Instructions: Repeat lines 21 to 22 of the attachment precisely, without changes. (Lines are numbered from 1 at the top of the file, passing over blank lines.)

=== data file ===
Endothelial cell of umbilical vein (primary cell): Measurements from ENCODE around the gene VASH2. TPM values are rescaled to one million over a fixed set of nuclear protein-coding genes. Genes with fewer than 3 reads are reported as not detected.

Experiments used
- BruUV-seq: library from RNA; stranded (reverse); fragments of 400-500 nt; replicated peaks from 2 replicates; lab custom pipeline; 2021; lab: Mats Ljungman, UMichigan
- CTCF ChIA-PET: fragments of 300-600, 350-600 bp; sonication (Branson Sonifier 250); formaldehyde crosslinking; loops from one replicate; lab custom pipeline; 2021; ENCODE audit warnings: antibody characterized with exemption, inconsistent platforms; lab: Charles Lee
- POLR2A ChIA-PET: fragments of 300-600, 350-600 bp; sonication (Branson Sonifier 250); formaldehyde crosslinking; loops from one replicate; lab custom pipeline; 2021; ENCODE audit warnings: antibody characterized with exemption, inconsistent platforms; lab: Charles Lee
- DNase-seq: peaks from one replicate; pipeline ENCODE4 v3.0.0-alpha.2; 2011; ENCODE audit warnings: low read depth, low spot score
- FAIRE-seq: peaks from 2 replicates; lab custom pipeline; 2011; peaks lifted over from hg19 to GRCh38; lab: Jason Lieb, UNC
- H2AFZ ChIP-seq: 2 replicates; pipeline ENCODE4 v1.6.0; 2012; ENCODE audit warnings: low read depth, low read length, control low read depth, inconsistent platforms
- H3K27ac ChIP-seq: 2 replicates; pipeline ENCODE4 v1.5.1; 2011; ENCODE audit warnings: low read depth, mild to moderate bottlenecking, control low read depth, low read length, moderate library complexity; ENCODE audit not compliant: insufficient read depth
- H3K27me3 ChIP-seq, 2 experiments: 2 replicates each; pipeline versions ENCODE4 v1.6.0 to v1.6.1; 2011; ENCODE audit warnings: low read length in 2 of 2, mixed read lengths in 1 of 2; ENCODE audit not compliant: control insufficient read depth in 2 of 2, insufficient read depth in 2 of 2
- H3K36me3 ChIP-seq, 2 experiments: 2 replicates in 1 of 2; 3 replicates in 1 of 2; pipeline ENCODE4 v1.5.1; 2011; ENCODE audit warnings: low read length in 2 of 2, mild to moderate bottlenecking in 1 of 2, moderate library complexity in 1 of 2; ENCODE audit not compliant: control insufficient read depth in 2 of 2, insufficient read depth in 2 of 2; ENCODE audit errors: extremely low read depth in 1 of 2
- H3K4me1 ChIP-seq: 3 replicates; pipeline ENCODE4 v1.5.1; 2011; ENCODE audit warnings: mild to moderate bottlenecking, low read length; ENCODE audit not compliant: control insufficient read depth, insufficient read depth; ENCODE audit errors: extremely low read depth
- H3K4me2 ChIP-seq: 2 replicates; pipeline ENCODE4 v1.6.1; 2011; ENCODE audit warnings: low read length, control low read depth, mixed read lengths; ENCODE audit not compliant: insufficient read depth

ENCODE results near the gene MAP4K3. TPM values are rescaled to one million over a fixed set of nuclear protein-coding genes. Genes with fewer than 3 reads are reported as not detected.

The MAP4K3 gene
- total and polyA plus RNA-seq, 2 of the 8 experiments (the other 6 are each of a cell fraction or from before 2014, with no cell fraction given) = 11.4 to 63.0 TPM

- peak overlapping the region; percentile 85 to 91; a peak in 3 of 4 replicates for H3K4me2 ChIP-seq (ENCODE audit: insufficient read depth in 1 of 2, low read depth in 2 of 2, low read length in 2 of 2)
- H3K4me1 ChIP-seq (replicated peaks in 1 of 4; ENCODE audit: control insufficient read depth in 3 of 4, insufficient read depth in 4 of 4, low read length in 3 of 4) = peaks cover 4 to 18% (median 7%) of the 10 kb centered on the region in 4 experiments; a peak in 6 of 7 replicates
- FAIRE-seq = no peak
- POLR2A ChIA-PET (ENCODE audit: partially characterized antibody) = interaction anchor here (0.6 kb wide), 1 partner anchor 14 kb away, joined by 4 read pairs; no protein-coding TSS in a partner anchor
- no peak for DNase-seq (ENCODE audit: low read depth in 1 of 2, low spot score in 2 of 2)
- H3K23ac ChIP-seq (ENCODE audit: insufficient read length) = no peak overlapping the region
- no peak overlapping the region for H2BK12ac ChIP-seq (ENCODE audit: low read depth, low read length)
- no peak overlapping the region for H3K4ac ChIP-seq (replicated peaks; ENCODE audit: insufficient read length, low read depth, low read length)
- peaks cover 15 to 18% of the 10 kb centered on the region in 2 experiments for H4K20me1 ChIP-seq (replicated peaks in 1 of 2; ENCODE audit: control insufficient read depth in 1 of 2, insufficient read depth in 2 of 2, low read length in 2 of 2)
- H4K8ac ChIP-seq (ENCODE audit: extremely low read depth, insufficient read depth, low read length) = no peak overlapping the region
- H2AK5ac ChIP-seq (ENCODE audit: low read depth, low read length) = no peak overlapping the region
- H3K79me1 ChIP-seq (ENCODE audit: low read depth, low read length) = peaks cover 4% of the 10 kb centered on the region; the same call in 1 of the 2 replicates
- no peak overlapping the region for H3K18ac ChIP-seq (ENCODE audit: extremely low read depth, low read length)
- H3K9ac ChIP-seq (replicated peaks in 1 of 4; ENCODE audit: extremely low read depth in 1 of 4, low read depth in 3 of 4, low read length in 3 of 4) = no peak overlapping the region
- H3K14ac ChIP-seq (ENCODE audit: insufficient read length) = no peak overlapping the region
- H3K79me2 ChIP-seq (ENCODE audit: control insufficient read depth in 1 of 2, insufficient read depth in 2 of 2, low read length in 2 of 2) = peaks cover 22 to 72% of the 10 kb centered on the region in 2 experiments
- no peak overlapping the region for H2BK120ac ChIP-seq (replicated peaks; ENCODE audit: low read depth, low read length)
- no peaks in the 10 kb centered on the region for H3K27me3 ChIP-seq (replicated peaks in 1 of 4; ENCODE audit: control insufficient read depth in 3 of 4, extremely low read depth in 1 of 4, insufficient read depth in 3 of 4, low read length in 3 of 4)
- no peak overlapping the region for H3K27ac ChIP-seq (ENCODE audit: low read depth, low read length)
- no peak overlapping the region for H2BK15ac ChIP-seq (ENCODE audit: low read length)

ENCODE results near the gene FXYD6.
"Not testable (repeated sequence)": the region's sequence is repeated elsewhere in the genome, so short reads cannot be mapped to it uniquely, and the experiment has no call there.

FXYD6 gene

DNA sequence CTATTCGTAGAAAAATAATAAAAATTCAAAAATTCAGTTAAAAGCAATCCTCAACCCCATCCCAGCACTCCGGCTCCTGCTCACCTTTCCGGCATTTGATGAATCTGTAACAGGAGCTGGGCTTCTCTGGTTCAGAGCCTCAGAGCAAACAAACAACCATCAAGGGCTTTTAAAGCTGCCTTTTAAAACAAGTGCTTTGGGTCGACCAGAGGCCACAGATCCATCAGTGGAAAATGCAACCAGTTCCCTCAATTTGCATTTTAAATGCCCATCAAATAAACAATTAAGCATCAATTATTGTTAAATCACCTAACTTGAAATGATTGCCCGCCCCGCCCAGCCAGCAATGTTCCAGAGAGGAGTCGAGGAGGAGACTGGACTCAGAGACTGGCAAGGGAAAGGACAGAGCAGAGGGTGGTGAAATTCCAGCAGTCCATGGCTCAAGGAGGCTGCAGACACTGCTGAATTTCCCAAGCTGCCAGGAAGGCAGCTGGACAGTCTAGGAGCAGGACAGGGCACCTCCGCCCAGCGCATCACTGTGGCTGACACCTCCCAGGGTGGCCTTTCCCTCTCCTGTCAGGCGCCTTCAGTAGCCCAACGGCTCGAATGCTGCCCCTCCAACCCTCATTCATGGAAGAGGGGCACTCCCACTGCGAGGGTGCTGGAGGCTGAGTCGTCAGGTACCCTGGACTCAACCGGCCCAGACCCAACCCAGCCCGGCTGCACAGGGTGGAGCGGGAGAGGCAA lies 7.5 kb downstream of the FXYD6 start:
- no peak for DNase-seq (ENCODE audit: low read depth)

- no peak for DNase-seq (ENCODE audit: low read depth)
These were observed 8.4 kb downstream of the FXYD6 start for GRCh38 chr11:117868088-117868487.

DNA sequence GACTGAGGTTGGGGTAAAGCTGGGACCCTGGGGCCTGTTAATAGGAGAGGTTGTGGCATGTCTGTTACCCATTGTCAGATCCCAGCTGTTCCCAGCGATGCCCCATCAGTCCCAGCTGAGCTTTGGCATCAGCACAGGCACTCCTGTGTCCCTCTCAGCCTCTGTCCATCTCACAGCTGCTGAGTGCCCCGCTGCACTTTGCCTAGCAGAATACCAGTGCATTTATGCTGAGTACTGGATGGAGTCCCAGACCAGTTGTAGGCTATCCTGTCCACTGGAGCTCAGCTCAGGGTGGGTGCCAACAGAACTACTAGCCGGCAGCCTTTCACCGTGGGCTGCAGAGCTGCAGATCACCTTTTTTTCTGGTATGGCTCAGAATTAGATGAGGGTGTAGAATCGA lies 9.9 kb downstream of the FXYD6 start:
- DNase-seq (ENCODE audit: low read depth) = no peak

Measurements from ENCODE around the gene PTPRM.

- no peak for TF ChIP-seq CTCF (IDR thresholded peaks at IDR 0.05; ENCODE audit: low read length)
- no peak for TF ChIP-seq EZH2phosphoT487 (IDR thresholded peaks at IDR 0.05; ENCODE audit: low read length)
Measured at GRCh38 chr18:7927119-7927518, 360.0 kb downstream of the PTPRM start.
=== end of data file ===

- no peak for DNase-seq (ENCODE audit: low read depth in 1 of 2, low spot score in 2 of 2)
- H3K23ac ChIP-seq (ENCODE audit: insufficient read length) = no peak overlapping the region